Brother André expressed a saint’s faith by a lifelong devotion to St.
Sickness and weakness dogged André from birth. He was the eighth of 12 children born to a
French Canadian couple near Montreal. Adopted at 12, when both parents had died, he became a
farmhand. Various trades followed: shoemaker, baker, blacksmith—all failures. He was a factory
worker in the United States during the boom times of the Civil War.
At 25, he applied for
entrance into the Congregation of the Holy Cross. After a year’s novitiate, he was not admitted
because of his weak health. But with an extension and the urging of Bishop Bourget (see Marie-Rose
Durocher, October 6), he was finally received. He was given the humble job of doorkeeper at Notre
Dame College in Montreal, with additional duties as sacristan, laundry worker and messenger. “When I
joined this community, the superiors showed me the door, and I remained 40 years,” he
In his little room near the door, he spent much of the night on his knees. On his windowsill,
facing Mount Royal, was a small statue of St. Joseph, to whom he had been devoted since childhood.
When asked about it he said, “Some day, St. Joseph is going to be honored in a very special way on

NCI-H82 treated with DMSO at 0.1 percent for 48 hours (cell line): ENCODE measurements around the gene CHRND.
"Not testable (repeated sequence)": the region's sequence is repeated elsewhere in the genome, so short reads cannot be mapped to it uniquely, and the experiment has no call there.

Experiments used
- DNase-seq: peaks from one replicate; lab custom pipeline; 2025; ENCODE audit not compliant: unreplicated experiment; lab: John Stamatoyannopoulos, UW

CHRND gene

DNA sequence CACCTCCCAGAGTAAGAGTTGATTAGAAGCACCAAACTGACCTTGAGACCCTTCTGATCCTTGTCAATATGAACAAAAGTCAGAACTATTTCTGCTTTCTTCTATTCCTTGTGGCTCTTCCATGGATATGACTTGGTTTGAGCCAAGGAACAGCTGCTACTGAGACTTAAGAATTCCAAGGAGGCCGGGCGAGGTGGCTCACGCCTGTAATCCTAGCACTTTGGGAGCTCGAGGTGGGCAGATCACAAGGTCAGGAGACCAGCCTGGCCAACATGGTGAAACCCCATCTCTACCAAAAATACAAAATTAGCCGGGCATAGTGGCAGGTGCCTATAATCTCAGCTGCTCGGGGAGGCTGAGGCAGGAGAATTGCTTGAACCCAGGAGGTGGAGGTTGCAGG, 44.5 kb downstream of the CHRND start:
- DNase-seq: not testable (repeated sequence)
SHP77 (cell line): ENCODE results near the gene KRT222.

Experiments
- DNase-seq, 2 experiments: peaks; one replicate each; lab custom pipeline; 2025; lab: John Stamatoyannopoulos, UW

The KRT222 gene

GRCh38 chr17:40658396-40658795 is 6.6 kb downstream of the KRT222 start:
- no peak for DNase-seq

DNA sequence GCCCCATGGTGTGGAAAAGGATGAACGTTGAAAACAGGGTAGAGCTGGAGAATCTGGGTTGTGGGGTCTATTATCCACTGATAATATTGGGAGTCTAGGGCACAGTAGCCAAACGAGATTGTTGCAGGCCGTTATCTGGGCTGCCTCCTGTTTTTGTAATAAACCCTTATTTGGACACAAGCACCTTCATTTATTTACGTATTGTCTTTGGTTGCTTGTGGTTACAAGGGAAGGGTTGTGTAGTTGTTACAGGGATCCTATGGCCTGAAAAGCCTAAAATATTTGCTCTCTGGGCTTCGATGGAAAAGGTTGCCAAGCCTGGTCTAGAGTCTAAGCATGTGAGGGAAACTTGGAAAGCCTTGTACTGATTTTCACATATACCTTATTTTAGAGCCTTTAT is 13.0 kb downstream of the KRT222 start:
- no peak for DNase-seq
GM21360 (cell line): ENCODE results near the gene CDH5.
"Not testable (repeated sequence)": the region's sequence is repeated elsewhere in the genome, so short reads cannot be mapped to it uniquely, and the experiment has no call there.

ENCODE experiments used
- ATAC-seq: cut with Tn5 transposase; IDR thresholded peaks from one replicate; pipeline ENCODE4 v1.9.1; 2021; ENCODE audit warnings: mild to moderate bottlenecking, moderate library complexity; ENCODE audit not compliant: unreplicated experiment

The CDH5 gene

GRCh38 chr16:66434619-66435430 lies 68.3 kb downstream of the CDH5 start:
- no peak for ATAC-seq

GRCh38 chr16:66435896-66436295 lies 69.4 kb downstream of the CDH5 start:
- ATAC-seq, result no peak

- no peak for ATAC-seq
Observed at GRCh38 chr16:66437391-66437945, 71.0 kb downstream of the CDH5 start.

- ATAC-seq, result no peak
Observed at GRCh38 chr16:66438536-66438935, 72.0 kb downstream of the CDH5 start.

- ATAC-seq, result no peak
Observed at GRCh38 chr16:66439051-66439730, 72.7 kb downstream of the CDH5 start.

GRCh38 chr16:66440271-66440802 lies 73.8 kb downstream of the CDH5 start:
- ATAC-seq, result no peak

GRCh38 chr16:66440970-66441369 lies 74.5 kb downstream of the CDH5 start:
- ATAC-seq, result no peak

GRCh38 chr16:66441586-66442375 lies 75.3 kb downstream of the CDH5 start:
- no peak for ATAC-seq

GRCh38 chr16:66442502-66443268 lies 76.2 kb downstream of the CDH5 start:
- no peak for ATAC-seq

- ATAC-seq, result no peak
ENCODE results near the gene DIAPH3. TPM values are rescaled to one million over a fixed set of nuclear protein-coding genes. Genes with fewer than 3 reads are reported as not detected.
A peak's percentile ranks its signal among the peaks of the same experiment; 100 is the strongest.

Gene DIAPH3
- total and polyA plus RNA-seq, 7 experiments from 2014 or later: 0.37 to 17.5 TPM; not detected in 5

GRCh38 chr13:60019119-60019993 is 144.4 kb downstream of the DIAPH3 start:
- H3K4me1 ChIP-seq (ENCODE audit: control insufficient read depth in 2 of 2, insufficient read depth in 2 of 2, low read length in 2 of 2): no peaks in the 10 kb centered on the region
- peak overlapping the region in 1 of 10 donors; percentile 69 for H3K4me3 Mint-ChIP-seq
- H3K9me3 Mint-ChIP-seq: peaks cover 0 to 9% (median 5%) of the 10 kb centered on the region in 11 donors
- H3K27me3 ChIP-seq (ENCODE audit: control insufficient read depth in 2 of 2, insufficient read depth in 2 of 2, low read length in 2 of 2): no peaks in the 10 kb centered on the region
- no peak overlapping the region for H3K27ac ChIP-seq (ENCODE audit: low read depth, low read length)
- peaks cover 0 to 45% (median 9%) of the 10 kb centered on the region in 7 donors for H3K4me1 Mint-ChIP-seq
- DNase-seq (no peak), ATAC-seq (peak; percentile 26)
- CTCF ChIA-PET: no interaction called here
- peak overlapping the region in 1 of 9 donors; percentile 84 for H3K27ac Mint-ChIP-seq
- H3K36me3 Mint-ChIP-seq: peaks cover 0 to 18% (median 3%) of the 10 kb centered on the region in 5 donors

When he heard someone was ill, he visited to bring cheer and to pray with the sick person. He
would rub the sick person lightly with oil taken from a lamp burning in the college chapel. Word of
healing powers began to spread.
When an epidemic broke out at a nearby college, André volunteered to nurse. Not
one person died. The trickle of sick people to his door became a flood. His superiors were uneasy;
diocesan authorities were suspicious; doctors called him a quack. “I do not cure,” he said again and
again. “St. Joseph cures.” In the end he needed four secretaries to handle the 80,000 letters he
received each year.
For many years the Holy Cross authorities had tried to buy land on Mount Royal. Brother André
and others climbed the steep hill and planted medals of St. Joseph. Suddenly, the owners yielded.
André collected 200 dollars to build a small chapel and began receiving visitors there—smiling
through long hours of listening, applying St. Joseph’s oil. Some were cured, some not. The pile of
crutches, canes and braces grew.
The chapel also grew. By 1931 there were gleaming walls, but money ran out.
“Put a statue of St. Joseph in the middle. If he wants a roof over his head, he’ll get it.” The
magnificent Oratory on Mount Royal took 50 years to build. The sickly boy who could not hold a job
died at 92.
He is buried at the Oratory. He was beatified in 1982 and canonized in 2010. At his
canonization in October 2010, Pope Benedict XVI said that St. Andre "lived the beatitude of the pure